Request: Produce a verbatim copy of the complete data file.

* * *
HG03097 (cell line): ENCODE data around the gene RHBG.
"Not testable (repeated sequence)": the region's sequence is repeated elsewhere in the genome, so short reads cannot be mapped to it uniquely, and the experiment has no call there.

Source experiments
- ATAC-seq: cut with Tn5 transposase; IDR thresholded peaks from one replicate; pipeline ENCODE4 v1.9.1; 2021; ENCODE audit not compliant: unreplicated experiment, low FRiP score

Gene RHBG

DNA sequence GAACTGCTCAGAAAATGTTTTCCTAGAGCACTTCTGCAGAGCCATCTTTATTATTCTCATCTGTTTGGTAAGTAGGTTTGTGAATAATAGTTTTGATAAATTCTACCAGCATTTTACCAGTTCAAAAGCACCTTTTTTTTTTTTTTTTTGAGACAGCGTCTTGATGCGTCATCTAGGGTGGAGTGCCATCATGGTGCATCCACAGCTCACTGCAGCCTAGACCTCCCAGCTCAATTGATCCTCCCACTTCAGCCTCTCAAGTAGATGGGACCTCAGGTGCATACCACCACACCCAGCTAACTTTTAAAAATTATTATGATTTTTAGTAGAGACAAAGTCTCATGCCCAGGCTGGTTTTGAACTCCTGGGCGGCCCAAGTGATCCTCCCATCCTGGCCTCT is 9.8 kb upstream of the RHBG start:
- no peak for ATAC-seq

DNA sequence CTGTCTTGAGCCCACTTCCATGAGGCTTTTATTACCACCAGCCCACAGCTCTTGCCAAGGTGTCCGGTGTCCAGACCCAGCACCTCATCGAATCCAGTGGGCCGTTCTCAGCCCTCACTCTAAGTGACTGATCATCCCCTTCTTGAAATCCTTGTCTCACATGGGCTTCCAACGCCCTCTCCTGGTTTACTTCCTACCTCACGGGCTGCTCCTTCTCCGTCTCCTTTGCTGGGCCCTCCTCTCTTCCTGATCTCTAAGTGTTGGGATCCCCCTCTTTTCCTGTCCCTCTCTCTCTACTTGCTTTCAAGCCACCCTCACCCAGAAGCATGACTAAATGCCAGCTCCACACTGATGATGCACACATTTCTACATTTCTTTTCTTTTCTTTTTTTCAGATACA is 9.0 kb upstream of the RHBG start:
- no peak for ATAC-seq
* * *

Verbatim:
HG03097 (cell line): ENCODE data around the gene RHBG.
"Not testable (repeated sequence)": the region's sequence is repeated elsewhere in the genome, so short reads cannot be mapped to it uniquely, and the experiment has no call there.

Source experiments
- ATAC-seq: cut with Tn5 transposase; IDR thresholded peaks from one replicate; pipeline ENCODE4 v1.9.1; 2021; ENCODE audit not compliant: unreplicated experiment, low FRiP score

Gene RHBG

DNA sequence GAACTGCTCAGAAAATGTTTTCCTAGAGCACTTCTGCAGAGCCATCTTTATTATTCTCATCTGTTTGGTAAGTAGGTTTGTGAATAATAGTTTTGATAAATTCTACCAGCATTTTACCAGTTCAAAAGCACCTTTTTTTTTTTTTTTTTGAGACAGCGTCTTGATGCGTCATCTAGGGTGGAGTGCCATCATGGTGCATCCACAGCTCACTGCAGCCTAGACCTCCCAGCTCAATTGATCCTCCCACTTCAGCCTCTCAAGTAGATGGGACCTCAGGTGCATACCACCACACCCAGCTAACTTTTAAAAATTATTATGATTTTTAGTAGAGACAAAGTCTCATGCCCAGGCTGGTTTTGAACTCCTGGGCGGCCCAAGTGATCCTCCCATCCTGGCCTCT is 9.8 kb upstream of the RHBG start:
- no peak for ATAC-seq

DNA sequence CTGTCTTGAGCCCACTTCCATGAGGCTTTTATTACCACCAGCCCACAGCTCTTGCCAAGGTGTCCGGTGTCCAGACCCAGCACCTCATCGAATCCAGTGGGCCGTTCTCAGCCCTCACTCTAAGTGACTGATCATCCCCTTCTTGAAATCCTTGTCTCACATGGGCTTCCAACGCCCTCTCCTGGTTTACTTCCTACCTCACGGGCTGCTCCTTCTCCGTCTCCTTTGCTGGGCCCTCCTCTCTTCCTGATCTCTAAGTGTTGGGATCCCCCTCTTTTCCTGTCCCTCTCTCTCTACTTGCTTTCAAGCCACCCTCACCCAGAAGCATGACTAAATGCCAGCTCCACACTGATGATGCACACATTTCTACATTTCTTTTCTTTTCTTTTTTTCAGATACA is 9.0 kb upstream of the RHBG start:
- no peak for ATAC-seq